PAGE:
1. Write detailed and actionable content.
  2. Target the right keywords.

1. Write Detailed Content

First things first, you still have to aim for position zero. Don’t consider it your enemy per se. After all, it is still your content with your website and a clickable URL.

However, you have to be smart here.

Even if Google puts your content at position zero, it must be written in a way that readers must visit your website to read more. Here is an example:

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Google has summarized the headings in the featured snippets, but it doesn’t tell users how to do it. If you want to do content marketing, you'll definitely click to know the details of each step.

This is the type of detailed content you have to create. You need to do two things here:

  1. Write detailed content with actionable insights.
  2. Focus on branding.

You can’t promote your brand in all content types, but you must try to. This is the best way to boost brand awareness, even if you don’t get clicks from position zero.

Here is an example of how to use branding:

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See how smartly Moz has referred to its key product in the content (Link Explorer). Even if you don’t click and visit Moz, you know three key things about Moz:

  1. Link Explorer
  2. Inbound Links tab
  3. Page Authority

So, when you are writing in-depth content, don’t forget to focus on your brand. 

2. Right Keywords

Google doesn’t show position zero for all types of search queries. There are certain keyword categories that always have a position zero, such as:

  • How-to content
  • Definitions
  • Listicles
  • Tables and comparisons
  • Videos

Then there is a paragraph snippet where Google picks an excerpt from anywhere within the content and shows it as featured snippets to answer the query. Here is an example:

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However, this only happens when the query is specific and clear. Complex search queries don’t usually end up having a position zero. Here is an example:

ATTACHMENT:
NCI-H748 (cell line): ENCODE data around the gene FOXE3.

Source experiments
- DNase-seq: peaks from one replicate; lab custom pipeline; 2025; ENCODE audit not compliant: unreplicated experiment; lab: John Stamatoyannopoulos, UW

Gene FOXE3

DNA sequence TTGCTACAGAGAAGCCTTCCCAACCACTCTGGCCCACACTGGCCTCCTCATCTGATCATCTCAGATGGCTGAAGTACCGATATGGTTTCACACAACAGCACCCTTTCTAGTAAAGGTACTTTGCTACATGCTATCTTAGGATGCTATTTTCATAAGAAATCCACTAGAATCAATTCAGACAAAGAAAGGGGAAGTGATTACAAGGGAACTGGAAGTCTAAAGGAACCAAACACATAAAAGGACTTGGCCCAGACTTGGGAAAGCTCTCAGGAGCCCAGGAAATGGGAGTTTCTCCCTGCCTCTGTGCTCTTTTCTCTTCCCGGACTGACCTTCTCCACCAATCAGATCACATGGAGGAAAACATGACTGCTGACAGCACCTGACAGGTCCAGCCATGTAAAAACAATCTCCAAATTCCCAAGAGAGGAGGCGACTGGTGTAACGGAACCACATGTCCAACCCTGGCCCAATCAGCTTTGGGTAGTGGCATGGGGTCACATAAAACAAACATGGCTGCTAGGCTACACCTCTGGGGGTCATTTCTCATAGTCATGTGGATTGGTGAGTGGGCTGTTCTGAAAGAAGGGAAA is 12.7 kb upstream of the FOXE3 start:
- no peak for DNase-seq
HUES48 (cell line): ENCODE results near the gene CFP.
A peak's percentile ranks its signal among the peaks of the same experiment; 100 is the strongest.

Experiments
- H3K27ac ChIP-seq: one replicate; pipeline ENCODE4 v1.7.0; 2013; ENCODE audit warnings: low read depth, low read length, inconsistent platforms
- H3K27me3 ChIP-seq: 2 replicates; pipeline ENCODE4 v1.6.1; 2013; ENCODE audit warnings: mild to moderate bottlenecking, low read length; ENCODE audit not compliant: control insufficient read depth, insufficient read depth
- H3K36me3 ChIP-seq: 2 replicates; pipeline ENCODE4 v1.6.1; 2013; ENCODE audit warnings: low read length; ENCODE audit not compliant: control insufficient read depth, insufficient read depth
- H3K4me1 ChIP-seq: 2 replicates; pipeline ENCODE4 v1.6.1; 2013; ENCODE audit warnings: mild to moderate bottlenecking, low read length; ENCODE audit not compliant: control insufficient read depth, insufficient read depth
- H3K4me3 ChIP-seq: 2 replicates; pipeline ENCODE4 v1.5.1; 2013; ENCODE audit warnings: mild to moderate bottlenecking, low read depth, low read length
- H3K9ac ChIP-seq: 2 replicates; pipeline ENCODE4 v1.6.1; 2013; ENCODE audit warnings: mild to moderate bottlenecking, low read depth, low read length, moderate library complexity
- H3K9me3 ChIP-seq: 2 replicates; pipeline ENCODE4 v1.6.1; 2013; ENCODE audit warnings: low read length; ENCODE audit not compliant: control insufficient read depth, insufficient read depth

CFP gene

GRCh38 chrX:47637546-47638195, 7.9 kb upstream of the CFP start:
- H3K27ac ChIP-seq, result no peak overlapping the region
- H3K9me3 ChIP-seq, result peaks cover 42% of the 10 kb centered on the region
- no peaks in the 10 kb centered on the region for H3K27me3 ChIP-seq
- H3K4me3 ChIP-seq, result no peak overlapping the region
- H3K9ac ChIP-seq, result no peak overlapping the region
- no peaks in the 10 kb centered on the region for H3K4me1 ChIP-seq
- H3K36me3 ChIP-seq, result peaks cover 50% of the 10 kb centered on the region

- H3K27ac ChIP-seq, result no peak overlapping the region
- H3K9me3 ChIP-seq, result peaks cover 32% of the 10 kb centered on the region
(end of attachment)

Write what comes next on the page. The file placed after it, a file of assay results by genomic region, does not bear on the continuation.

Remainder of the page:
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And as such, any search query that isn’t specific doesn’t have a position zero. Here is an example:

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It isn't clear if the intent of the user is to create a new script, get a new script, or something else. And this is where Google doesn’t show featured snippets due to ambiguity.

You need to decide if you are interested in targeting zero position or not.

If you are, use appropriate keywords with in-depth content that is very detailed so people click your search result.

If not, target keywords that don’t have a zero position yet. This is where you'll target short-tail keywords as they aren’t specific. But it is risky because you can’t optimize your content for user intent with broad keywords.

In any case, you need to target the right keywords based on what you want to achieve.


Google Position Zero Is Your Friend — Not Your Enemy

You can dislike Google position zero or hate it as much as you want, but the reality is: It is here. And it's not going anywhere.

You can’t blame Google for introducing a new position. It is their search engine and they have the right to optimize SERPs to serve their users better. Your job is to look for opportunities in featured snippets. See how you can optimize and use this position for your benefit.

After all, Google isn’t the content creator — you are. The ball is still in your court. Take charge and write content that people can’t resist clicking.

And if you need some help in the meantime, learn how we can boost your content and SEO strategies to make your brand number one (or...number zero).


Grow Your SEO  The right SEO strategy can drive thousands of qualified leads to your site.  We've grown organic traffic by 400% and revenue by 300% for clients – see what  we can do for you.  Learn More

Jeanna Barrett

Jeanna is the Founder & Chief Remote Officer for First Page Strategy, an award-winning, fully distributed marketing agency. Jeanna has a combined 17 years of inbound marketing experience at venture-backed startups, digital agencies and Fortune 500 companies, with an expertise focus on business and tech. She's been named 'Top 40 Under 40' of brand marketers and 'Best in the West' for financial technology marketing. In 2016, Jeanna left the U.S. to lay roots and build her business in Belize, and in 2021 First Page was named #43 in fastest growing private companies of Inc. 5,00 Regionals: California.